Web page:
“It’s what I want to do as well.” Ramona Chai slipped her feet back into her low heels. “I don’t see a problem.”

Mathilde nodded. “Jessica? Vicky?”

The Mistress of Transformation leaned forward so she could see the headmistress better. “You know what I’ve said all along.”

Vicky shrugged and nodded once. “As well as with me. And there’s the other matter—”

“Yes, I know, Vicky.” Mathilde nodded back. “We’ll get to that tonight as well.” She eyed the last silent person in the room. “Helena? No opinion?”

“Only the same one I’ve given you for the last week.” She leaned against the right arm of her over-sized chair and crossed her legs. “It’s the same one I’d give you now.” Helena pointed at the phone near the headmistress’ right hand. “Now that you know the answer, go on and bring them in.”

Mathilde picked up the phone and held it close. “Send them up.” She set the phone aside as she stood and moved toward the door to great the new guests.

 

Astute people will recognize that not all these women are coven leaders–there are only two, in fact–and there are a two people here who seem a little out of place, namely Ramona and Vicky.  And why is Helena here?  Is she holding down the Guardian fort?  In this last moment of producing this post I suddenly realized:  I should actually model this library, because I want to see the scene–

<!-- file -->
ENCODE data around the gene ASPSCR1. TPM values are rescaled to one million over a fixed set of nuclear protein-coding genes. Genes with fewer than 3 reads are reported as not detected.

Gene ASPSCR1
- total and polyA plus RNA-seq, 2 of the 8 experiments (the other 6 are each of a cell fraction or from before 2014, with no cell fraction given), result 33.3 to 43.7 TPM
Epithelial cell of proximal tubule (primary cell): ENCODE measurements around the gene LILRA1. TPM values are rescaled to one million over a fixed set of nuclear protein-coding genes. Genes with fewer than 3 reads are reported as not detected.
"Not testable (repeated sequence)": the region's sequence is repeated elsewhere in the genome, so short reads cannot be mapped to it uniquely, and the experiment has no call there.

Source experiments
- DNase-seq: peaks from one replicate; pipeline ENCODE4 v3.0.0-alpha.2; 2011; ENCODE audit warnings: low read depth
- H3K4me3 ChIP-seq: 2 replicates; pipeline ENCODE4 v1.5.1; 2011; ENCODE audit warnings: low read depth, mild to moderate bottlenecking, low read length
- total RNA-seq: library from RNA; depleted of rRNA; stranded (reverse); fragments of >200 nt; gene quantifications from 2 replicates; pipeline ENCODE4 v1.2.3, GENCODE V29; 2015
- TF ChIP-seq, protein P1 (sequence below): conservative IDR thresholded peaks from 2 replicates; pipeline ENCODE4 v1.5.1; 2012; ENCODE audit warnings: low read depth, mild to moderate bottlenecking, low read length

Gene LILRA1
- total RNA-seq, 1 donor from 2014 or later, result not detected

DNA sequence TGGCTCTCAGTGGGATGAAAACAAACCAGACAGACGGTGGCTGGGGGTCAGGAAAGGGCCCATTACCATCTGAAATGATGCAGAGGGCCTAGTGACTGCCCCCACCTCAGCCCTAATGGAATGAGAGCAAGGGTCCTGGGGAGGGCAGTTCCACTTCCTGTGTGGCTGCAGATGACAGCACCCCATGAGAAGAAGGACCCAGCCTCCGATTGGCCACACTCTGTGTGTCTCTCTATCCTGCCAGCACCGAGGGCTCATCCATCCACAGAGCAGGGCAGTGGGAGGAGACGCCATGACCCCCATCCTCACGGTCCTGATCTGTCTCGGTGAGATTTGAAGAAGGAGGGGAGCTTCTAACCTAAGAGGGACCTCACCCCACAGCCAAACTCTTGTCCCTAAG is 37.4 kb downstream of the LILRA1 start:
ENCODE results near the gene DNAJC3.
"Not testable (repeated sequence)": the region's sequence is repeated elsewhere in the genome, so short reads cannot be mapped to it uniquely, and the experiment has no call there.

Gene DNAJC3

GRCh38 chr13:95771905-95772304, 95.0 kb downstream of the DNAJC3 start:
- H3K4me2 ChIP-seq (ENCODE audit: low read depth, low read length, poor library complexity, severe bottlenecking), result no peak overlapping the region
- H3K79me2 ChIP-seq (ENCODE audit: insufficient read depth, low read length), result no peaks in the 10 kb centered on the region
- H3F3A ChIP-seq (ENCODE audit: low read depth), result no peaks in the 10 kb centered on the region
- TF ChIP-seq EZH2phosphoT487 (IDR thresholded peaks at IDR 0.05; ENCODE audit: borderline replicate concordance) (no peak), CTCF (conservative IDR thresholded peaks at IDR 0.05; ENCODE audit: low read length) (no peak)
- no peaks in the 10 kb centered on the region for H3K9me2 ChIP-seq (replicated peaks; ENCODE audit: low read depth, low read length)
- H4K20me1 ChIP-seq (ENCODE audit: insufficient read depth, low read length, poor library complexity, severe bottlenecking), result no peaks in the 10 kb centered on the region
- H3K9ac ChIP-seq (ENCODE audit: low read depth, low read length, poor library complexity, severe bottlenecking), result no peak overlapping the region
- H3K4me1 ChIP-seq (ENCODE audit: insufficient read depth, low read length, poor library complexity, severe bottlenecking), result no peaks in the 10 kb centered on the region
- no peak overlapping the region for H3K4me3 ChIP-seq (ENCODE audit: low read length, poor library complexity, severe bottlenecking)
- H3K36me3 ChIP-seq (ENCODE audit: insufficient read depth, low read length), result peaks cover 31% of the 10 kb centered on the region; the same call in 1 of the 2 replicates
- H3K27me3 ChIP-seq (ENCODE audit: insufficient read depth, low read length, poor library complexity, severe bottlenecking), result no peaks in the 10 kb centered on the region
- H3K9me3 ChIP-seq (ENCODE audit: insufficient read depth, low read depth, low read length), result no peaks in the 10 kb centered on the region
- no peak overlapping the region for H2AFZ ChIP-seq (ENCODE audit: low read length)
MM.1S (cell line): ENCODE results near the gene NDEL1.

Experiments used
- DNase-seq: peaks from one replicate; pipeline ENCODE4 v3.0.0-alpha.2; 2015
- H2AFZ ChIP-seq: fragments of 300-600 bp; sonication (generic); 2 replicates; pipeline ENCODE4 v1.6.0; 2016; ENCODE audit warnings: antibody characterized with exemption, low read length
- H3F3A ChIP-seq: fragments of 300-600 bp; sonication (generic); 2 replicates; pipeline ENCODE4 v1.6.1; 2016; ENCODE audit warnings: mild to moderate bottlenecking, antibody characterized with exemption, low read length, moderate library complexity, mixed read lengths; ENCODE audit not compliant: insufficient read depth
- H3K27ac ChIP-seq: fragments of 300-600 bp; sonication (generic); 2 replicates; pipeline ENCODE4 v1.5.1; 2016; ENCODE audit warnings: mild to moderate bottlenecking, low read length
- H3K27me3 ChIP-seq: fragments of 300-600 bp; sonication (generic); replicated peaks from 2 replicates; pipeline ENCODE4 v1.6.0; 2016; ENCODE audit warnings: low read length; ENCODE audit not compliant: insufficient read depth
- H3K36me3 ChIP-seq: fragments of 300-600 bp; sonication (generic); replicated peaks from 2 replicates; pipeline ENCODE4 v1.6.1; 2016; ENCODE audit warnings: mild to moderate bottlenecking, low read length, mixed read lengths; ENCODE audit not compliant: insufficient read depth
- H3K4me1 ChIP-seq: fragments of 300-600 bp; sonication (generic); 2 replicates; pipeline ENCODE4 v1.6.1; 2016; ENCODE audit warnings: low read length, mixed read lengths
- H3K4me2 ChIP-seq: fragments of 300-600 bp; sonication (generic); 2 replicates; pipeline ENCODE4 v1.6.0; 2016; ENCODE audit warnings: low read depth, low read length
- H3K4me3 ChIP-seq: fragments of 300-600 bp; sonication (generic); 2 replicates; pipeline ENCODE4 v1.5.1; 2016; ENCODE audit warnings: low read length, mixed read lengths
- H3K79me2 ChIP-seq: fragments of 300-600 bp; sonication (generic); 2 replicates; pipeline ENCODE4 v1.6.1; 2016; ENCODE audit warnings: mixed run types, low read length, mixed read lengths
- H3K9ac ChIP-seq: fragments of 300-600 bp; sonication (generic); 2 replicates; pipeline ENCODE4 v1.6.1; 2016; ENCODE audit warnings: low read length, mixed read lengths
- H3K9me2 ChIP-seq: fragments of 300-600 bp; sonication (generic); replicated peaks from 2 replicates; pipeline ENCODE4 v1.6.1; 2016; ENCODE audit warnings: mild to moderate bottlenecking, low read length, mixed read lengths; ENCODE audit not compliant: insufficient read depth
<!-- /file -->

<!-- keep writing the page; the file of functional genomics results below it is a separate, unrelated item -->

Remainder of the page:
And this won’t be the last time we visit this location.

A Different Kind of Summoning

Today is going to be something different for me.  A bit of travel is in store today as I drive off for a face-to-face with my therapist for the first time in almost two years.  Therapist, you say?  Damn straight, I reply.  Therapy has been great for me, and if you can afford to sit and speak with someone who trained to help you, then go for it.

Yesterday, on the other day . . . strange day, really.  I’m going to blame it all on The Imp, for it was Peter Dinklage’s birthday yesterday, and I’m certain it may have played some part in my urges to go drinking and whoring yesterday–okay, maybe not so much whoring, but hey–a girl can dream, can’t she?  And there are few actors who can say “Your vicious bastard!” and “I should have let him kill you all!” with such gravitas that you know just about anything he says on-screen is award worthy.

“I once won an Emmy talking about whores and giving a speech on masturbation. What have you done lately?”